Meta and TikTok take legal challenge to new EU competition law


Meta and TikTok have opened a protest front before European justice concerning the new EU competition rules which will apply in March 2024. At the beginning of September, the European Commission in fact designated 22 digital platforms which will be subject, from March 6, to the Digital Markets Regulation (DMA).

This Wednesday, Meta announced that it was contesting before the EU court the designation of Messenger and Facebook Marketplace within the scope of the new law. “This appeal aims to clarify specific points of law,” said a Meta spokesperson. “It does not modify or diminish our firm commitment to comply with the DMA. »

Meta and TikTok side by side

At the same time, the group will continue to prepare for the compliance of Messenger and Marketplace. It does not call into question the presence of four other of its services (Facebook, Instagram, WhatsApp and its online advertising activities) among the 22 platforms covered.

The next day, TikTok also announced that it was going to take legal action against its designation because it sees itself as an emerging player, useful to the competition. This designation “risks protecting the same monopolies that the law intended to challenge,” declared the company, believing that it represented a healthy competitor to the current dominant platforms.

Tough sanctions in the event of anti-competitive practices

The DMA establishes strict new rules aimed at curbing anticompetitive practices in tech. The platforms concerned are all key players in the sector: social networks (Facebook, Instagram, TikTok), instant messaging (WhatsApp, Messenger), operating systems (Android, Windows), browsers (Chrome, Safari) or search engines ( Google).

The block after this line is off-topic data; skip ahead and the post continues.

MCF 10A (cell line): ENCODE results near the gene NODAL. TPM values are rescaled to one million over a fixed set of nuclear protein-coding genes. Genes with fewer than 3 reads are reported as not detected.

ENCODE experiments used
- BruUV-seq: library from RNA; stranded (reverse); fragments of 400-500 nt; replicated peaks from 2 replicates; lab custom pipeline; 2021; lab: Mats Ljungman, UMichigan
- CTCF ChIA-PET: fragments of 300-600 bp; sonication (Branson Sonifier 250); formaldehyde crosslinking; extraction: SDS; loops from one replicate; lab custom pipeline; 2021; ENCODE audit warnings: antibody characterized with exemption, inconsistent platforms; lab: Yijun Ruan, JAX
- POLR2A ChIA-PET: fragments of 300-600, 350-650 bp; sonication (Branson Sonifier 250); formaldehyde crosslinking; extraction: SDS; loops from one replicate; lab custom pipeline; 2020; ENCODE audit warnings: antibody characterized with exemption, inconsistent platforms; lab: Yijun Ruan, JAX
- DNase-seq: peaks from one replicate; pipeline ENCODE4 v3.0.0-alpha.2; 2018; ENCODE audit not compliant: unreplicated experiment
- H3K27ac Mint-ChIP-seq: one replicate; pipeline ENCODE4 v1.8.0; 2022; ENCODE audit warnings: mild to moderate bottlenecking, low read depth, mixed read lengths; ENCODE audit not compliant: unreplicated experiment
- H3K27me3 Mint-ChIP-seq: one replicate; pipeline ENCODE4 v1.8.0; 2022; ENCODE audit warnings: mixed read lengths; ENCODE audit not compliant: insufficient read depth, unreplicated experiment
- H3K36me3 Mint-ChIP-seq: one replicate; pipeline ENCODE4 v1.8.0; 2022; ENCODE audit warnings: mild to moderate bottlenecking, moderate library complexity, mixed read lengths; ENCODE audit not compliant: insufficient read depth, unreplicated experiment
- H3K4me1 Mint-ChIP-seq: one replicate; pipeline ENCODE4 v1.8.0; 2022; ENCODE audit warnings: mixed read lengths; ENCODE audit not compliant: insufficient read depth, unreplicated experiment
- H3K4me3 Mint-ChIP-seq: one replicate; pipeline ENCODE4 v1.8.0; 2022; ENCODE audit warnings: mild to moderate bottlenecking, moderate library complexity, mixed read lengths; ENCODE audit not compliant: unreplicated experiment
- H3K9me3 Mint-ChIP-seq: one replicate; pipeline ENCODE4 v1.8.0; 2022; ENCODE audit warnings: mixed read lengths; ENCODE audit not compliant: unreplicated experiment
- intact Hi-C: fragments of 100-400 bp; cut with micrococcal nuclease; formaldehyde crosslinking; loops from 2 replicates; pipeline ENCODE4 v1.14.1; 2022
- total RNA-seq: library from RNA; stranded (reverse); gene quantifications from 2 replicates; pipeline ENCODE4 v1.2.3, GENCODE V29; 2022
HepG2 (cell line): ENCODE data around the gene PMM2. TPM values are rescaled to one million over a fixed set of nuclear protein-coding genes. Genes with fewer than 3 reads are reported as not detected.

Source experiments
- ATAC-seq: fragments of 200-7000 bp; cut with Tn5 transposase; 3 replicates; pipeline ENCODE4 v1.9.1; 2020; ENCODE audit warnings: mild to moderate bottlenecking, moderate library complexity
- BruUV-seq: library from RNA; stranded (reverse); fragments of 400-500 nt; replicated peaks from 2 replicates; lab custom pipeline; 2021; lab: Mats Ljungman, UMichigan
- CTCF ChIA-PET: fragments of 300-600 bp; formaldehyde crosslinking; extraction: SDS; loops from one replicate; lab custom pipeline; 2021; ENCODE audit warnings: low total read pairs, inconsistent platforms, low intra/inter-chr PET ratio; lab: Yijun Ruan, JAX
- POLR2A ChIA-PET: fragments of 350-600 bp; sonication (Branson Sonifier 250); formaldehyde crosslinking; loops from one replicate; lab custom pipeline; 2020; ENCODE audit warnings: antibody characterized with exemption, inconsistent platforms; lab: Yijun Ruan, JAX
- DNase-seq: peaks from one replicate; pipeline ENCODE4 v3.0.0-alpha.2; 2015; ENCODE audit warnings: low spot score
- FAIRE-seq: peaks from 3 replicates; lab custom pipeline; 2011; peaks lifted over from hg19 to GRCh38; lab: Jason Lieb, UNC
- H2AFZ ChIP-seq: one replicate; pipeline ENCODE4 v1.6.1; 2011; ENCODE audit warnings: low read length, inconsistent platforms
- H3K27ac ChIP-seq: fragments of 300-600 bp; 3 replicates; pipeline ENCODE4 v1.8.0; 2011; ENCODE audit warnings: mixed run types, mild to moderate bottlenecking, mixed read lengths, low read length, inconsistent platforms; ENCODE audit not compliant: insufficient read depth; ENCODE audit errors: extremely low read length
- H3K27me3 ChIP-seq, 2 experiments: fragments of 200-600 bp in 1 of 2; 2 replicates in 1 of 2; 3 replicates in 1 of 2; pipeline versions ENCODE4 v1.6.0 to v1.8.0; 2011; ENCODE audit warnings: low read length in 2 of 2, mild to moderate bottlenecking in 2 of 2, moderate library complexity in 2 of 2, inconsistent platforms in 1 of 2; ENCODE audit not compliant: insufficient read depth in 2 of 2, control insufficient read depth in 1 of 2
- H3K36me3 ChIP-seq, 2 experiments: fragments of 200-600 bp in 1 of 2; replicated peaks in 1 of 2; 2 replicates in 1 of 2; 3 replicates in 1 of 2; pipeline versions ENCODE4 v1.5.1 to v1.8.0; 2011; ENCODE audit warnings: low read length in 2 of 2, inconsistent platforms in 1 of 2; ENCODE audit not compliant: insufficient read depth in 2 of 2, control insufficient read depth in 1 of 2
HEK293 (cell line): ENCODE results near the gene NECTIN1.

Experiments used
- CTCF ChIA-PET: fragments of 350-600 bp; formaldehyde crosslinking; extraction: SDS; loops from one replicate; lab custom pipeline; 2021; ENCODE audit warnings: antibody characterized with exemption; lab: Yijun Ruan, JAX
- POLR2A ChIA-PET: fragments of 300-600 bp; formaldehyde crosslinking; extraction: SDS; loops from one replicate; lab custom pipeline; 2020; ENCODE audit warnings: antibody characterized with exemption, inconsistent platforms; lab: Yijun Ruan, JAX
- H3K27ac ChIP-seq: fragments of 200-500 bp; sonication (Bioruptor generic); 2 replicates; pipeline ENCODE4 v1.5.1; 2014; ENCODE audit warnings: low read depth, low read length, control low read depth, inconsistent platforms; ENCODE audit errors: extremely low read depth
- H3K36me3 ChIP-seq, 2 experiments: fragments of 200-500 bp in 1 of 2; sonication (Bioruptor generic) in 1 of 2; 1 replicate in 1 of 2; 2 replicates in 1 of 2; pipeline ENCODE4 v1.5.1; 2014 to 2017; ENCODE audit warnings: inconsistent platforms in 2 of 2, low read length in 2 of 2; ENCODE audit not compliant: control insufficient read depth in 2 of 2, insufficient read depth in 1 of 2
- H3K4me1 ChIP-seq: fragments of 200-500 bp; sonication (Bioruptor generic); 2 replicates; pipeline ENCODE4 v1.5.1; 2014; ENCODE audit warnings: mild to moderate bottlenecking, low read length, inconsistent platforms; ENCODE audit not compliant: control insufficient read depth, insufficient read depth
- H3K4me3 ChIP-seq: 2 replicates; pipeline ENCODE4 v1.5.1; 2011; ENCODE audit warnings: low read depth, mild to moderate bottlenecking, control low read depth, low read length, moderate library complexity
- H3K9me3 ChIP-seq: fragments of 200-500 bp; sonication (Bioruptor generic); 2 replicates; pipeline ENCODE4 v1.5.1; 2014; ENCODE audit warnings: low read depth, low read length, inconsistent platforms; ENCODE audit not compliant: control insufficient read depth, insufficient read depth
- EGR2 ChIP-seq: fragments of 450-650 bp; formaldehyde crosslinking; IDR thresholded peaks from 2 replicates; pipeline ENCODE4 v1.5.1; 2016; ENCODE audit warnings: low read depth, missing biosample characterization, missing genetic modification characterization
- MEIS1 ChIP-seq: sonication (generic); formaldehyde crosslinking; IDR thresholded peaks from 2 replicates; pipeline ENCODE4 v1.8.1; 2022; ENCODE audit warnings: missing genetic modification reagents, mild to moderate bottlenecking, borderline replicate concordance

The 22 platforms belong to only six tech giants: Alphabet, Amazon, Apple, Meta, Microsoft and the Chinese ByteDance, owner of TikTok. The DMA imposes on them a straitjacket of obligations and prohibitions, supervised by the European Commission which intends to further open these markets to competition.

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Companies in violation will face fines of up to 20% of their global turnover in the event of repeat offenses, or even dismantling measures in the most serious cases. Unsurprisingly, the legislation is therefore already the subject of legal proceedings, a simple foretaste of future disputes over the interpretation of the texts.

Interoperability soon to be imposed in the EU

Questioned by AFP, the European Commission did not comment on the two legal actions. However, a European official said he was “confident” that all groups were working to be in compliance before March 6. “Companies are taking legal action, but at the same time they are doing what is necessary to comply with the law,” he explained.

The DMA will notably impose interoperability with competing services and facilitate the uninstallation of pre-installed applications. For example, it will force Apple to authorize application stores other than the Apple Store on its iPhone or iPad. It will prohibit any favoritism in search engine results, a criticism frequently leveled at Google.